4. Domain Adaptation

Domain adaptation is, as already mentioned, a special case of transfer learning.

4.1. The Blueprint

In domain adaptation, we solely change the underlying datasets and thus the features of our machine learning model. However, the feature space stays the same. The predictive function f stays the same:

DomainAdaption

4.2. Application

Applying domain adaptation to our example, we could think of a significantly different, but somehow similar dataset. This could still contain dog and cat pictures, but those that are vastly different from the ones in our source dataset. For example, in our source data set, we only have poodles and black cats. In our target dataset, on the other hand, we could have schnauzers and white cats.

Now, how can we ensure that our predictive function will still predict the right labels for our dataset? Domain adaptation delivers an answer for this question.

4.3. Types of Domain Adaptation

We consider three types of domain adaptation. These are defined by the number of labeled examples in the underlying domain:

  • Unsupervised domain adaptation works with a source domain that has labeled examples, but also unlabeled examples. The target domain only has unlabeled examples.
  • Semi-supervised domain adaptation expects some of the examples in the target domain are labeled.
  • Supervised domain indicates that all examples are labeled.

5. Methods in Domain Adaptation

In domain adaptation, we can look a bit closer at pragmatic approaches. This lies in the fact, that only changing the dataset makes it much easier to tune our model for our new machine learning process.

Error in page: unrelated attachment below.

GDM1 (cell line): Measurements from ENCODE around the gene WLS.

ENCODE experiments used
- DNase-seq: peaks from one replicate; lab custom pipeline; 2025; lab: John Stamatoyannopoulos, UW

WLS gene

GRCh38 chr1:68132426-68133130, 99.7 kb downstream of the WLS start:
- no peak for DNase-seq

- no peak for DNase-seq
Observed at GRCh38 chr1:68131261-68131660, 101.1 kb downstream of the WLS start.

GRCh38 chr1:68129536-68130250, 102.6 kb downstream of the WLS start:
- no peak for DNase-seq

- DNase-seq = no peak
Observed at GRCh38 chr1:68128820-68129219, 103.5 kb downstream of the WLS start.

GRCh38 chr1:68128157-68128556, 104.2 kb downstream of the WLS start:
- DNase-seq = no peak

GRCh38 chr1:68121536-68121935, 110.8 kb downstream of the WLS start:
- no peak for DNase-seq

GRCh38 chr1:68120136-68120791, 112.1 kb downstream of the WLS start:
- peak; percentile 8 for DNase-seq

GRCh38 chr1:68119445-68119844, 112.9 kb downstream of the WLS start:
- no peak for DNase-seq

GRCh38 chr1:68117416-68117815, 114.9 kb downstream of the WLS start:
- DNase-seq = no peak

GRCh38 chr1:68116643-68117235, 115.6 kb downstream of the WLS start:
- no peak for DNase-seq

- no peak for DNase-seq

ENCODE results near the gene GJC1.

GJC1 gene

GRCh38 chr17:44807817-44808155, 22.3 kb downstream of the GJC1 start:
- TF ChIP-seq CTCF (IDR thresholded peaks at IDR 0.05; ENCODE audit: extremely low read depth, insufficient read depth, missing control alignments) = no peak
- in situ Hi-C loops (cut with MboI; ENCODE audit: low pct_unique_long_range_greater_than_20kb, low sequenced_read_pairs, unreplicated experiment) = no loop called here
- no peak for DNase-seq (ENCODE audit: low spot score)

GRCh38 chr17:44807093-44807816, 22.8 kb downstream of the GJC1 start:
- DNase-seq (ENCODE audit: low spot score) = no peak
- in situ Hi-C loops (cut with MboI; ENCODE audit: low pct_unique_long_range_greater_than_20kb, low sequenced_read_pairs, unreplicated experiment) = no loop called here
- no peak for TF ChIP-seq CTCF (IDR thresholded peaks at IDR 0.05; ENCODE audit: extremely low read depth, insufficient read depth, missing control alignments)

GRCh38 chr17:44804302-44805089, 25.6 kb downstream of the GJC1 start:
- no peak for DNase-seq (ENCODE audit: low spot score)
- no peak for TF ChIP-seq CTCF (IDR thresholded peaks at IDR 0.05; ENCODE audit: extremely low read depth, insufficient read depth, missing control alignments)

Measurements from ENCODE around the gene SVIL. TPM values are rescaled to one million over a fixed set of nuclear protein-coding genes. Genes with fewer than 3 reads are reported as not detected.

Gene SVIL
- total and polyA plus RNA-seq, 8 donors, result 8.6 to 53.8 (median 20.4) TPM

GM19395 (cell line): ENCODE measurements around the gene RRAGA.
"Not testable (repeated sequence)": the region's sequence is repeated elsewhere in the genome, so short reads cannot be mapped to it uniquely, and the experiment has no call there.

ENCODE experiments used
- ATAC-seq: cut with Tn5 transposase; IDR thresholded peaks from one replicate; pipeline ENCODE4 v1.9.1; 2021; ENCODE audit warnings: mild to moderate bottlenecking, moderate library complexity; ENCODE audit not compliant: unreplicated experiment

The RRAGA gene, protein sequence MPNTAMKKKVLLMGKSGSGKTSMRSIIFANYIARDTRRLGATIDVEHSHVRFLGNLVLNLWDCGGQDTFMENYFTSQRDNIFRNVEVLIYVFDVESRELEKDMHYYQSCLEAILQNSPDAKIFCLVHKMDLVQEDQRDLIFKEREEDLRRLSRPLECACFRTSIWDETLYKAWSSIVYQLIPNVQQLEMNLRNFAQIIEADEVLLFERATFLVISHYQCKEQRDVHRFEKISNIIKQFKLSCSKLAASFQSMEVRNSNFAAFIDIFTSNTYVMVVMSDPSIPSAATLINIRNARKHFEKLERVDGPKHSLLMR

5.1. Divergence-based Domain Adaptation

Divergence-based domain adaptation is a method of testing if two samples are from the same distribution. As we have seen in our blueprint illustration, the features that are extracted from the datasets are vastly different. This difference causes our predictive function to not work as intended. If it’s fed by features that it was not trained for, it malfunctions. This is also the reason why we accept different features but require the same feature space.

For this reason, divergence-based domain adaptation creates features that are “equally close” to both datasets. This can be achieved by applying various algorithms, including the Maximum Mean Discrepancy, Correlation Alignment, Contrastive Domain Discrepancy, or the Wasserstein Metric.

5.2. Iterative Approach

In the iterative approach, we use our prediction function f to label those samples of our target domain, for which we have very high confidence. Doing so, we retrain our function f. Thus creating a prediction function that fits our target domain more and more as we apply it to samples that have less confidence.

6. Conclusion

As we have seen transfer learning offers a range of methods to use an already existing machine learning model in a new environment. In the special case of domain adaptation, we have an issue frequently encountered in a real-world scenario, a distinct dataset.

For this case the divergence-based domain and domain adaptation and the iterative approach offer solutions. Moreover, these solutions are a big part of contemporary research in the area of machine learning.

Authors Bottom

If you have a few years of experience in Computer Science or research, and you’re interested in sharing that experience with the community, have a look at our Contribution Guidelines.

Comments are closed on this article!